Undeniably personal
Perfume Genius - Live At St Pancras Church, London

The music created by Mike Hadreas, better known as Perfume Genius, is undeniably personal. It's his ability to share this personal feeling in such a lucid, intimate way that’s really remarkable though. And tonight's setting, the diminutive St Pancras Church, only serves to make this even more palpable.

Cate Le Bon, in support, sets the scene. She’s solo tonight, and self-assured. Her voice is diverse and powerful – maybe a little too powerful at times – but her performance is honest and, ultimately, charming.

Perfume Genius follows. Hadreas is joined by two others on stage tonight, and they launch immediately into a big, dramatic version of ‘Gay Angels’. It’s already clear that something’s changed since the days of debut album ‘Learning’. The fragility and evident pain that characterised that album and performances at the time all remain, but there’s also a degree of gained strength, of determination. It’s evident on this year’s album, ‘Put Your Back N 2 It’, and it’s on display here.

The next track, ‘No Tear’, offers further proof – beautiful and controlled, with the line: “I will carry on, with grace / Zero tears on my face”.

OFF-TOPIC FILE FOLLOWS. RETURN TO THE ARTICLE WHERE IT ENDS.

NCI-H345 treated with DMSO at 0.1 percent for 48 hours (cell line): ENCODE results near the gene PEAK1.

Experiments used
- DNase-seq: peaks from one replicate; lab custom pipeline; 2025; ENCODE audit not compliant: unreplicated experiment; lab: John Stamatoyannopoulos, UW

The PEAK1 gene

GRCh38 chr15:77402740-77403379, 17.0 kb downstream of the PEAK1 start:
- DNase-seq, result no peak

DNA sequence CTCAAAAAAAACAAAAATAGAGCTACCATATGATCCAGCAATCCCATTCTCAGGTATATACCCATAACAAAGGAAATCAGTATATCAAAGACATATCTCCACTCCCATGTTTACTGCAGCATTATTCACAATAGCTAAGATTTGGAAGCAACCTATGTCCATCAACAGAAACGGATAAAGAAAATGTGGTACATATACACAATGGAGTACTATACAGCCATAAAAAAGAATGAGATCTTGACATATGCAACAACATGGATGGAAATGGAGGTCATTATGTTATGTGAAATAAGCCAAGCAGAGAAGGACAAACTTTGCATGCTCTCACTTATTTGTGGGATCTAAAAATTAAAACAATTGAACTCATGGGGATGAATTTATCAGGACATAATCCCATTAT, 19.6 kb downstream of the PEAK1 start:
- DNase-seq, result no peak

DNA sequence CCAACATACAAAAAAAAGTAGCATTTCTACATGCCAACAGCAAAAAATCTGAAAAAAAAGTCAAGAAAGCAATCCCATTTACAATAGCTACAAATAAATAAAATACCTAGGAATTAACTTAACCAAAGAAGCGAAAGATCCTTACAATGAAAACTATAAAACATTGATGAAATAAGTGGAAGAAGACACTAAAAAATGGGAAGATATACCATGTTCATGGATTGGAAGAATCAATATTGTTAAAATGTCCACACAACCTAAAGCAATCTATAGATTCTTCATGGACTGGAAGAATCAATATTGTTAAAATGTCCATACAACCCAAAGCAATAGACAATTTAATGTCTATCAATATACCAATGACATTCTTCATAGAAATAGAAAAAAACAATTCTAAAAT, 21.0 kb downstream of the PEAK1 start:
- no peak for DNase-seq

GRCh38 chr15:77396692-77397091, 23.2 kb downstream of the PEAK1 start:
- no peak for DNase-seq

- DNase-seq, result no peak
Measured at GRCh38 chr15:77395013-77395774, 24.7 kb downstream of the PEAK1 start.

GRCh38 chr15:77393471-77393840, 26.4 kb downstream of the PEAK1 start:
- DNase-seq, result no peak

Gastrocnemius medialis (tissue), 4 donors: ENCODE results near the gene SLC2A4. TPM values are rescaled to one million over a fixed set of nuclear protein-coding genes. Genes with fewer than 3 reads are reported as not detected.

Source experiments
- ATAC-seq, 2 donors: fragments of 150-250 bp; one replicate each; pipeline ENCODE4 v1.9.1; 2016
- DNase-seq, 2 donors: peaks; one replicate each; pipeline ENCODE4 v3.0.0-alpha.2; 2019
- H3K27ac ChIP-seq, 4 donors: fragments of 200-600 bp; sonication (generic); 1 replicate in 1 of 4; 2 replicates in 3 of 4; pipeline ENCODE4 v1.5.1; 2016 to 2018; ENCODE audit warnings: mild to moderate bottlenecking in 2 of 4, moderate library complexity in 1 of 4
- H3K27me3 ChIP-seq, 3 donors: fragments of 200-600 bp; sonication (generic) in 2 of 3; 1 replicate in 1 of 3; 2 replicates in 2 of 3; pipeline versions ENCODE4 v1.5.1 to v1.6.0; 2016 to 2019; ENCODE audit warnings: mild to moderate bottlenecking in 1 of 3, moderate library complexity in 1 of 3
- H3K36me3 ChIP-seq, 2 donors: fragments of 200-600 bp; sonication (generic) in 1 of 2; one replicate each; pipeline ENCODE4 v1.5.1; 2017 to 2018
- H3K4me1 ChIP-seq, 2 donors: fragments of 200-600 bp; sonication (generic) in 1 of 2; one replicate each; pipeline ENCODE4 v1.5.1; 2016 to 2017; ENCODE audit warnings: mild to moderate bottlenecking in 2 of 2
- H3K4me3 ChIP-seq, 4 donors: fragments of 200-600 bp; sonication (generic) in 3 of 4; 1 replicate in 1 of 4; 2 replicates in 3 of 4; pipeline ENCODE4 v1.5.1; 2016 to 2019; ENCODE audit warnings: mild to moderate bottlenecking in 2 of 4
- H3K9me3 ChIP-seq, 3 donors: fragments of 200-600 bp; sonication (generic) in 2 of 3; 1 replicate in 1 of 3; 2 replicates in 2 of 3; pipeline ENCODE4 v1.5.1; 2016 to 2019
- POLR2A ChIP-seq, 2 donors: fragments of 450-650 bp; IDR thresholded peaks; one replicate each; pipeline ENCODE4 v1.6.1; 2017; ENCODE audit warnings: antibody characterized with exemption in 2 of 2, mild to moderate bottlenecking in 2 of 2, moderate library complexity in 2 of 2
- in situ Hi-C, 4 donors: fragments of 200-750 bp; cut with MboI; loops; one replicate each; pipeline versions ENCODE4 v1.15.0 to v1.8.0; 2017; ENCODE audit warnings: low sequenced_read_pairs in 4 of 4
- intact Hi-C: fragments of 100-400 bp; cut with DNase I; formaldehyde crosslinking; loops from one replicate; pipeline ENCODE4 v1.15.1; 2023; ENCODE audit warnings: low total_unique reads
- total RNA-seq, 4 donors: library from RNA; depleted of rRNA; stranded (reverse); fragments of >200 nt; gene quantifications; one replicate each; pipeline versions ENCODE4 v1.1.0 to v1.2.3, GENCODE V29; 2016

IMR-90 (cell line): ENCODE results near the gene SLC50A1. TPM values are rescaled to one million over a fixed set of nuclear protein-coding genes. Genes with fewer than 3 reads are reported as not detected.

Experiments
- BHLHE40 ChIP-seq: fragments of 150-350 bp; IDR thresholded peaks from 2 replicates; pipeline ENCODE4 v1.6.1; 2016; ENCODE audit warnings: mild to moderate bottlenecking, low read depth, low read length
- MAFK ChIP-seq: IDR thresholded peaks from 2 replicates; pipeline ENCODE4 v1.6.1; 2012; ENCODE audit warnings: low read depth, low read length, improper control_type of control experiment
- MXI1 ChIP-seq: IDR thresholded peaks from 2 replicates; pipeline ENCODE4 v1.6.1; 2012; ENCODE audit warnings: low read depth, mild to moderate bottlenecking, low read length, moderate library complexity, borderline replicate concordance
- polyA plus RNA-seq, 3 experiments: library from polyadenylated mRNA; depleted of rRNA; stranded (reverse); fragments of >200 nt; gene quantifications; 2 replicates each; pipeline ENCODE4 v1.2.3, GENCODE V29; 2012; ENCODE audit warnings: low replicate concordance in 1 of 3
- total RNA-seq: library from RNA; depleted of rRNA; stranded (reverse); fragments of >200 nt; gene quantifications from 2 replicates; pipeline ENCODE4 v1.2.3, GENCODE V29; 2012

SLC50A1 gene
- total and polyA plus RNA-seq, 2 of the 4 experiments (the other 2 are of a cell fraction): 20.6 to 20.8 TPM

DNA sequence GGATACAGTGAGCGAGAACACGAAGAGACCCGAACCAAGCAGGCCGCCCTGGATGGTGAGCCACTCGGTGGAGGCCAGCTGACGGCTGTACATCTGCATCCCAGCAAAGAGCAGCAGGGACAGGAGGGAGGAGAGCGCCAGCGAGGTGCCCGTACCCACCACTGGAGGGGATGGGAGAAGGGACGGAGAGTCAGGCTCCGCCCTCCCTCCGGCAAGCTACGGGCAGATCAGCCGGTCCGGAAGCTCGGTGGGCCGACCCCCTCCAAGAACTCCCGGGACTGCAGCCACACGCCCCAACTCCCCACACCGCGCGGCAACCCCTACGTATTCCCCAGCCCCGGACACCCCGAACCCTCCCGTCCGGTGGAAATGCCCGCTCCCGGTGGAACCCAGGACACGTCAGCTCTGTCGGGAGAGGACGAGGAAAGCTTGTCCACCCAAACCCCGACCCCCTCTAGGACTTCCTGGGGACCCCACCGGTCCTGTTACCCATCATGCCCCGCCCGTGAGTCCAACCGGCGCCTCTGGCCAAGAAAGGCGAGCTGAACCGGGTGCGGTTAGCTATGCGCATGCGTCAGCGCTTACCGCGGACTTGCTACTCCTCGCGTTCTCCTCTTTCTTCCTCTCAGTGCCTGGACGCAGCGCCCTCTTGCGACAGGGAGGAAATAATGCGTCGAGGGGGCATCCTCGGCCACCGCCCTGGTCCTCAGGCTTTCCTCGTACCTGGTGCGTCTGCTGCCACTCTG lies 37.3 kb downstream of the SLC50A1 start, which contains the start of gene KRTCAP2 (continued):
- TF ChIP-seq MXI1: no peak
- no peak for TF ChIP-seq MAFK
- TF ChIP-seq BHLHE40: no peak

This, together with the haunting, sad ‘Lookout, Lookout’, are no preparation at all for the onslaught of ‘Dark Parts’. It’s uplifting to start, and builds to a defiant crescendo, before plunging into its heart-wrenching conclusion, Hadreas repeating the line “I will take the dark part of your heart into my heart.” Like so many of his tracks, it’s over almost too soon – tightly constructed, and all the more poignant for it.

Hadreas transforms between tracks. The visible anguish that accompanies his singing disappears, and he becomes momentarily perky, smiling and joking before launching into another devastating two minutes of song.

‘Normal Song’ is one such track, for which Hadreas exchanges keyboard for guitar. Another perfectly-formed but fleeting moment comes a few tracks later, with ‘All Waters’. He delivers much of this, one of the undeniable high points of the set, with eyes closed.

Alan Wyffels joins Hadreas at the piano next for ‘Learning’. What follows immediately afterwards is another highlight of the evening: the slowly-building, magnificent ‘Hood’.

‘Sister Song’ concludes the set, as it does the new album, elegantly and simply, as the band leaves the stage for no more than a moment, before returning to perform ‘Mr Peterson’. There’s a glimpse of the more vulnerable Perfume Genius of old here, making that gained confidence of the rest of the night seem all the more vivid.

And with that, Hadreas is left alone on stage to perform unreleased track ‘Katie’. It’s quiet and sad, affecting, reaches its conclusion, and then it’s done. And then he, too, leaves the stage.

It feels a bit unfinished - not quite the release the audience might have had – but there have been plenty of other satisfying moments tonight. While the band is all wrapped up in under an hour, it certainly hasn’t felt as brief as that. And there can’t be anyone in this church that hasn’t been drawn in by what has ultimately been a moving and finely-honed performance.

Words by Clinton Cawood
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